The government has acknowledged that Rwanda continues to struggle with its human rights reputation, despite Rishi Sunak’s assurance of its safety.
The documents published on Thursday stated that although Rwanda is currently a relatively calm nation with a strong adherence to law and order, there are still concerns regarding its human rights history, particularly in regards to opposition to the current government, expressions of dissent, and freedom of speech.
The evaluation was delivered in a government document known as a “policy statement,” which was sent by the home secretary, James Cleverly, to members of Parliament and the House of Lords in an attempt to gain support for the Rwanda bill.
The paperwork is created to back up the government’s assertion that Rwanda is a secure nation, a crucial aspect of Sunak’s law to salvage his main deportation agreement following its deemed illegal status in November.
The policy statement acknowledges that it may take several months for Rwanda to enact a new asylum law, which is necessary for the implementation of its new treaty with the UK. The prime minister has emphasized the importance of this treaty in his attempts to convince judges that the scheme is legal.
In 2017, citizens of Rwanda voted for Paul Kagame to serve a third term as president, with a reported 99% of the votes. However, international monitors reported multiple issues in both the 2017 and 2018 elections, including mistakes in the counting process. The US government also conducted an investigation and made similar findings.
The 2022 report on human rights in the US government pointed out that the Rwandan government hindered the establishment of political parties, limited their activities, and obstructed the registration of local and international NGOs focused on human rights, freedom of the press, or political involvement.
The prime minister is preparing for a confrontation in the House of Commons on Tuesday and Wednesday regarding his proposed plan for Rwanda.
Sir Robert Buckland, who previously held the position of justice secretary, has put forward several changes to the Rwanda safety bill. One of these changes involves removing clauses that designate the east African country as a safe nation.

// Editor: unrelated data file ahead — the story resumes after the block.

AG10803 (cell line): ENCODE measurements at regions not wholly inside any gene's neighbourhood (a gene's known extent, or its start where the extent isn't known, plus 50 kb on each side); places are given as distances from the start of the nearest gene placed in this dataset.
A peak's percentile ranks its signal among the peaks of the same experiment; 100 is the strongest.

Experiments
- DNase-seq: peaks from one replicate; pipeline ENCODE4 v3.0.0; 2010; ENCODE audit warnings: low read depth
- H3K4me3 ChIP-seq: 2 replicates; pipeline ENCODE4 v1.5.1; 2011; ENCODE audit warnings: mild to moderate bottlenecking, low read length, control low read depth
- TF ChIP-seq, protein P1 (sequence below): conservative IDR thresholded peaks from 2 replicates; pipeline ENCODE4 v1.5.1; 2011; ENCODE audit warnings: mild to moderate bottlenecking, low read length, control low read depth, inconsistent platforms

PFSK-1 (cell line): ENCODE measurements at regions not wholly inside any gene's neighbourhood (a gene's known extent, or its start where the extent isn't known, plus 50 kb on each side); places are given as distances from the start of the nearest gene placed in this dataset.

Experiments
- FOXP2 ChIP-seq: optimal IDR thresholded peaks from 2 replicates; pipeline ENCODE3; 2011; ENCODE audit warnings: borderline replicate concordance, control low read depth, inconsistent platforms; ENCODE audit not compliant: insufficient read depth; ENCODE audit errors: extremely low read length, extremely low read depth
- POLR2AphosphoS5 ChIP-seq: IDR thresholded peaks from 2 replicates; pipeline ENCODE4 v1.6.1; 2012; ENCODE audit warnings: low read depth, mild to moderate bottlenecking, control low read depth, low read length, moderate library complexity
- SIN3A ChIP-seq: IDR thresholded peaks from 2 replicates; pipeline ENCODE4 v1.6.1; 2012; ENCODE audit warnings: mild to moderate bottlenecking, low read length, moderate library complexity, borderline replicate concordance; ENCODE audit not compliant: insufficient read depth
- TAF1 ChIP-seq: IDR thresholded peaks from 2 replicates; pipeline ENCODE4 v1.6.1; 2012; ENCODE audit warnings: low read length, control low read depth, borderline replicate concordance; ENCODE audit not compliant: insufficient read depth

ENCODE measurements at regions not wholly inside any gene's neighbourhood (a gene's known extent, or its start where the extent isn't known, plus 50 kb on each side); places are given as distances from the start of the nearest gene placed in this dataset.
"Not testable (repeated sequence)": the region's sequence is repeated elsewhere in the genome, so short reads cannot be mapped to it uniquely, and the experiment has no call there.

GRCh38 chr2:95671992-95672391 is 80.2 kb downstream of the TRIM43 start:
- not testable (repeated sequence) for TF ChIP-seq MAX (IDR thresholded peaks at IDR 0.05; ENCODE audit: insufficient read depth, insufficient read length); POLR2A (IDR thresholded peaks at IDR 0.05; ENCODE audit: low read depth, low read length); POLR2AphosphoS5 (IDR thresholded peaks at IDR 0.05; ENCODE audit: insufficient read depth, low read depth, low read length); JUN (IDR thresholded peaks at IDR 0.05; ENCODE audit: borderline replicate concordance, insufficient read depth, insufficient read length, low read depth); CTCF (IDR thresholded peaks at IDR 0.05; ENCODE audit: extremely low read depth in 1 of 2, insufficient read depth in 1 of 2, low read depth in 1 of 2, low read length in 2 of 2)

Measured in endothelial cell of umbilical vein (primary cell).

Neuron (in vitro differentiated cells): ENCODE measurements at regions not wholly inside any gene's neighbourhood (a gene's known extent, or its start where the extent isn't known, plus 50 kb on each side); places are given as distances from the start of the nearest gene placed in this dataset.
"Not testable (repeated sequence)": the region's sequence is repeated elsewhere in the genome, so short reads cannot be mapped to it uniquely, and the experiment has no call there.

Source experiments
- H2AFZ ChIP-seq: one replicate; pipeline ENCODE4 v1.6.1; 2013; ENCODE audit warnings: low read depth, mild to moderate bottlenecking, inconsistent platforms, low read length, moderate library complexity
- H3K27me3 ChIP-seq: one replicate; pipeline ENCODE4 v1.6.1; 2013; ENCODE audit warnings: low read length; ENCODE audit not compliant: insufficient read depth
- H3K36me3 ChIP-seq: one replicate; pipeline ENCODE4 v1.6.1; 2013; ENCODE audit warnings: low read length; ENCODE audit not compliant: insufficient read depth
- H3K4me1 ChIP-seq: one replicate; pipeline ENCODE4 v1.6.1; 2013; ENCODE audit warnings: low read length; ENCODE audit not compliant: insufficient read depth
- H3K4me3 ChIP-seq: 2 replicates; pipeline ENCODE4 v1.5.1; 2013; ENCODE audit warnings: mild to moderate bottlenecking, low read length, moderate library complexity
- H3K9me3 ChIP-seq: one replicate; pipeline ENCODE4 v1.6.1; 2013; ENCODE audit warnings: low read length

Moderate conservatives are predicted to refrain from rebelling, unless Sunak offers concessions to conservative MPs from the “five families” of factions who aim to prevent international agreements from prohibiting flights.
Liz Truss, a previous prime minister, is now among over 30 conservative members of parliament who are pushing for stricter measures in the bill. Truss stated, “We have repeatedly promised the British public that we will take action against illegal immigration, but our efforts are constantly hindered by various legal loopholes that are being manipulated by activist lawyers.”
“It is crucial that the laws we are enacting are airtight and address any potential loopholes. This is why I support these numerous amendments.”
The Labour party intends to introduce changes to require the government to release the complete evaluation of the expenses associated with the bill, which includes ongoing expenses for removing individuals and information on the financial agreement made between the UK and Rwanda.
Meanwhile, ministers were accused of having a “woefully inadequate” plan to curb Channel crossings after failing to offer asylum seekers more legal ways to travel to the UK. The government was dutybound under the Illegal Migration Act passed last year to produce a report setting out what is meant by safe and legal asylum routes, and detailing which programmes were already in place, as well as any proposed additional ones.
However, in a written statement released as part of his duty, Cleverly did not outline any potential new secure paths.
According to the Refugee Council, the report does not provide any new safe options or enhancements to current programs.